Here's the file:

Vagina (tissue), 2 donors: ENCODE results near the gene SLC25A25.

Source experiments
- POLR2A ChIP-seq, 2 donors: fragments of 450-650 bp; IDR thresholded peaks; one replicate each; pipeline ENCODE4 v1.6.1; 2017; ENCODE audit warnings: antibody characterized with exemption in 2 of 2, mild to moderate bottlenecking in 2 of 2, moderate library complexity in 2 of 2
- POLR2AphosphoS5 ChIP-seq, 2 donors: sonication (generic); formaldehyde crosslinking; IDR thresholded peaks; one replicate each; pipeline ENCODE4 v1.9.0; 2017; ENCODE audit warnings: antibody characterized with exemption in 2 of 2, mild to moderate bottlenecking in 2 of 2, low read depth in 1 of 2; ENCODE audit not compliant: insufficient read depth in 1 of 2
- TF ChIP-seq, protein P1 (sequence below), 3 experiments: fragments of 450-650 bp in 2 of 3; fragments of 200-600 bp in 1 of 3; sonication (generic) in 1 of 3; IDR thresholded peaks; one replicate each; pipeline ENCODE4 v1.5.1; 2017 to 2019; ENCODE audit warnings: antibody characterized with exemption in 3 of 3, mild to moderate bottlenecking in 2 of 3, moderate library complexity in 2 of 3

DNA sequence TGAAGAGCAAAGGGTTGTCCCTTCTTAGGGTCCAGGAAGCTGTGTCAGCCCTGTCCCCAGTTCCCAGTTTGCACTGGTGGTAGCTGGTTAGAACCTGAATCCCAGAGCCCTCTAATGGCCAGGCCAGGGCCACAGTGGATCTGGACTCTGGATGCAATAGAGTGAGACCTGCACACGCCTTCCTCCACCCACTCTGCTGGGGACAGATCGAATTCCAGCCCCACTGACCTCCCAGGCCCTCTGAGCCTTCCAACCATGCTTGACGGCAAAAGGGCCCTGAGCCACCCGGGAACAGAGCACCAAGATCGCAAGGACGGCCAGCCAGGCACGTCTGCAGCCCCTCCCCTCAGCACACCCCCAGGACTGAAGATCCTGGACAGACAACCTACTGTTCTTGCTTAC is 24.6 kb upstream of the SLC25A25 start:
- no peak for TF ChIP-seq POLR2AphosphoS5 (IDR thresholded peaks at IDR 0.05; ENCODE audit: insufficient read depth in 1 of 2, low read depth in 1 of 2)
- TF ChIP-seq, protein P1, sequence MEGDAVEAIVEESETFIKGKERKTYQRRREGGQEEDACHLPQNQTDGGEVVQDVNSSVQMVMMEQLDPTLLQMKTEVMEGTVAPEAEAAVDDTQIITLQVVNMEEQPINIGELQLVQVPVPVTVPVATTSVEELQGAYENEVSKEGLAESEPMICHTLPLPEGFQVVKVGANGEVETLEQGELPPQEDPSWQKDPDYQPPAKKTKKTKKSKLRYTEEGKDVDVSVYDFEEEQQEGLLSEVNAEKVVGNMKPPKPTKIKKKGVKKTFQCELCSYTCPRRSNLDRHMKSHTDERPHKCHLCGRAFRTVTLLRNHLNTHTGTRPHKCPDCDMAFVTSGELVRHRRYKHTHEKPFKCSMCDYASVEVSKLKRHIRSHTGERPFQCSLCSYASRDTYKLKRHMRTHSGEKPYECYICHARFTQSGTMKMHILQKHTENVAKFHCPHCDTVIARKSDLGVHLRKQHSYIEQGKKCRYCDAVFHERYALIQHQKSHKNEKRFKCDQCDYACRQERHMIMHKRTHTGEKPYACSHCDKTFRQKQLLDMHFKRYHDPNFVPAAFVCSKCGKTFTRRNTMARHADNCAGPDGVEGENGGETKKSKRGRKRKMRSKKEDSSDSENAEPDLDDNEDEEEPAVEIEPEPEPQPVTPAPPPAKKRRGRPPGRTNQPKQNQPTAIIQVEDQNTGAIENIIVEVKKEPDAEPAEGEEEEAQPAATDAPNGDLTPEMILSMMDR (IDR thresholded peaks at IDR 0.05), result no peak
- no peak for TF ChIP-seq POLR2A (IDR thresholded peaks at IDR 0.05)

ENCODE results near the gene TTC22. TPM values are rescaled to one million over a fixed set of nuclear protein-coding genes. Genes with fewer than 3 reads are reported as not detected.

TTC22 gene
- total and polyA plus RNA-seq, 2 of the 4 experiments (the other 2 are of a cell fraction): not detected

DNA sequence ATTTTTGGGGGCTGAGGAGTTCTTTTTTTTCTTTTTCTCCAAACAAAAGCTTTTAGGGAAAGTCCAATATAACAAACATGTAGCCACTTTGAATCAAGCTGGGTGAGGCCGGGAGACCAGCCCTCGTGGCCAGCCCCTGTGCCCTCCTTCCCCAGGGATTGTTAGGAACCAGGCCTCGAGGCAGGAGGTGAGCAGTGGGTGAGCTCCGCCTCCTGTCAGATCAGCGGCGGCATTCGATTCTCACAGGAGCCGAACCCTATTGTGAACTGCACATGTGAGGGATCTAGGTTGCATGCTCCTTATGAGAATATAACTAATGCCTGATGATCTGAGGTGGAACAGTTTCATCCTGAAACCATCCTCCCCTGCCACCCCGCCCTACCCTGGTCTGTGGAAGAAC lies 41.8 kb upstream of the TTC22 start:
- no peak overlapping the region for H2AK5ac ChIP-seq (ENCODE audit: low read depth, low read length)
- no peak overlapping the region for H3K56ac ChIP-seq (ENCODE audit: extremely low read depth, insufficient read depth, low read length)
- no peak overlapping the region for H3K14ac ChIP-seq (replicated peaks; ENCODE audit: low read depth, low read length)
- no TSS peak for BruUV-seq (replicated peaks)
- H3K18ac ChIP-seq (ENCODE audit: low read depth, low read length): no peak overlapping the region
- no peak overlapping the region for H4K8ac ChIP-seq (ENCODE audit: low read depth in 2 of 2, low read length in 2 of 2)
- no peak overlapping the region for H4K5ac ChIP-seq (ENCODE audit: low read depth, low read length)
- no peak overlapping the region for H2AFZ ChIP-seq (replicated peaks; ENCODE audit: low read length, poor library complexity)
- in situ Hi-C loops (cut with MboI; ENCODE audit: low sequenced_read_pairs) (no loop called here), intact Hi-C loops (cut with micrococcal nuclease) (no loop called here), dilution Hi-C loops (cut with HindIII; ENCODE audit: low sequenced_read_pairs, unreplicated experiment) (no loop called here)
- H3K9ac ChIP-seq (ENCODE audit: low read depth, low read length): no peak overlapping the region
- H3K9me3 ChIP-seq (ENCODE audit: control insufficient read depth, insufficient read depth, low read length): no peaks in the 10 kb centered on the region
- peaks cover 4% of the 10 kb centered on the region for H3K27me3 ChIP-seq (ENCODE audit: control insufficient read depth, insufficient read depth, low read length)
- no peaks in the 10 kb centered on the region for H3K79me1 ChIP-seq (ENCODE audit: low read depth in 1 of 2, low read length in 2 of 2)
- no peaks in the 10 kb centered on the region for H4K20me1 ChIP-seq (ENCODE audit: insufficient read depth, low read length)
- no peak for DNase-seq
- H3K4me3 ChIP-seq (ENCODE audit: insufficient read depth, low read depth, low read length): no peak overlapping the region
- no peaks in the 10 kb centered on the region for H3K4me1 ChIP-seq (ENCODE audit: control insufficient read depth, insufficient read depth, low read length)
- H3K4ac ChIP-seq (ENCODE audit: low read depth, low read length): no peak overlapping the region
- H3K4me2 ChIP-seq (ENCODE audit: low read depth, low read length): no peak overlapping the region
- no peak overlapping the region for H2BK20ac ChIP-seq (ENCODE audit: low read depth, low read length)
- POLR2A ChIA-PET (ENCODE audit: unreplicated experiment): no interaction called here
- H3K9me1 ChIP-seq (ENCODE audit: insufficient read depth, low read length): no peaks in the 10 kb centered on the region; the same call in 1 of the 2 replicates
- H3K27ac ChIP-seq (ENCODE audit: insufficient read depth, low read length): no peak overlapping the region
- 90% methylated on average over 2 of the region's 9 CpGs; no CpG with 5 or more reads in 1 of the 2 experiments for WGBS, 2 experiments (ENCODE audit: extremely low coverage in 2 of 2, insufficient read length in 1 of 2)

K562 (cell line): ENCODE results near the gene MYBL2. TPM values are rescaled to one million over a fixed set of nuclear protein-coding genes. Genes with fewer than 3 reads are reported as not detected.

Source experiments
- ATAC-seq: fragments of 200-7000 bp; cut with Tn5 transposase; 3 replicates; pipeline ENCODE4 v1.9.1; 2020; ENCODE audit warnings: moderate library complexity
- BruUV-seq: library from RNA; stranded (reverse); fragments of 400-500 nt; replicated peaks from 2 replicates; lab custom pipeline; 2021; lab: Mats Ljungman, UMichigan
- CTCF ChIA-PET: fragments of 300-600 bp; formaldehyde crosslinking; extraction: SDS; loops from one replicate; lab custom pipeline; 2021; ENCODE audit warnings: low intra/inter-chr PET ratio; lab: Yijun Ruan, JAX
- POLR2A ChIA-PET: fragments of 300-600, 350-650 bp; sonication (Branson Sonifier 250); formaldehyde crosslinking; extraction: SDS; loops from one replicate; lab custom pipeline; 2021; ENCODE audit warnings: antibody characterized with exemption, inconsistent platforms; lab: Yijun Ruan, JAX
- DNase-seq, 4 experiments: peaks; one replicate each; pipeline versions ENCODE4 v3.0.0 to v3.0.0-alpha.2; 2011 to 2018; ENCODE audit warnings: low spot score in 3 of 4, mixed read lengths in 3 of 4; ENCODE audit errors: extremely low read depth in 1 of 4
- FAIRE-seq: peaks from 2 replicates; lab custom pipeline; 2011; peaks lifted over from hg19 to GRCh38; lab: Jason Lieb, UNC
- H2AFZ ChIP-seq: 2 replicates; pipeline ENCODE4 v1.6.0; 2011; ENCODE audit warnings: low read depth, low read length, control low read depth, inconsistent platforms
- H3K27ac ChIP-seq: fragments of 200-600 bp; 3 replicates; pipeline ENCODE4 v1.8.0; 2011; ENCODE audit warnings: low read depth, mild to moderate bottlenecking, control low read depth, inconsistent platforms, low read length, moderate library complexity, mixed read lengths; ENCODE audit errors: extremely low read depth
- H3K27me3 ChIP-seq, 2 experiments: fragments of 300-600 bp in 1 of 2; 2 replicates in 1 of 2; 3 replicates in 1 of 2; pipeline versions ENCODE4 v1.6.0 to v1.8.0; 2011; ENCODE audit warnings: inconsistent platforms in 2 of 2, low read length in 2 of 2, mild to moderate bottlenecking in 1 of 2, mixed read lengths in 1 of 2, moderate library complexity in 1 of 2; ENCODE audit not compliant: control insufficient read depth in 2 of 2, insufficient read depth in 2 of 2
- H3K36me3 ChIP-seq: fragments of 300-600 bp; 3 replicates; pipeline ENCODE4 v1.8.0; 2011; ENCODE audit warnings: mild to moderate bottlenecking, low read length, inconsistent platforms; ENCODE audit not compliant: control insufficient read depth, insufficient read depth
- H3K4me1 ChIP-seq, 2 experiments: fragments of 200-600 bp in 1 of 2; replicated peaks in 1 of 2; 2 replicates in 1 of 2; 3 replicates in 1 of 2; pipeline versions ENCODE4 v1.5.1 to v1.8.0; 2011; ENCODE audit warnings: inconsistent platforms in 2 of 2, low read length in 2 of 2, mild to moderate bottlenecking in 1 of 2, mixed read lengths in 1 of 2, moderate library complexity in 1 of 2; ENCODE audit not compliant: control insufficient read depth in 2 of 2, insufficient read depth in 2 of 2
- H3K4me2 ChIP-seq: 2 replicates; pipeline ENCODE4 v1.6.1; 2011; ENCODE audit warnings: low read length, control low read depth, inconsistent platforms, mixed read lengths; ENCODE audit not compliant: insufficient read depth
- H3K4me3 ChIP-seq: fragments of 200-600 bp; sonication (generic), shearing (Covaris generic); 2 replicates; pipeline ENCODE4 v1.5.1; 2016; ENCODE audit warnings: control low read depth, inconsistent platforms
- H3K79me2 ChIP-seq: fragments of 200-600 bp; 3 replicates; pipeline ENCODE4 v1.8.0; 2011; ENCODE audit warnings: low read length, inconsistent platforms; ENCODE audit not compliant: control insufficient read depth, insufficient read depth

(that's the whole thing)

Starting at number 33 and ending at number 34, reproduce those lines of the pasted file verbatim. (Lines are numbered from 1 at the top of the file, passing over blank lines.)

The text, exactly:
- no peak overlapping the region for H2BK20ac ChIP-seq (ENCODE audit: low read depth, low read length)
- POLR2A ChIA-PET (ENCODE audit: unreplicated experiment): no interaction called here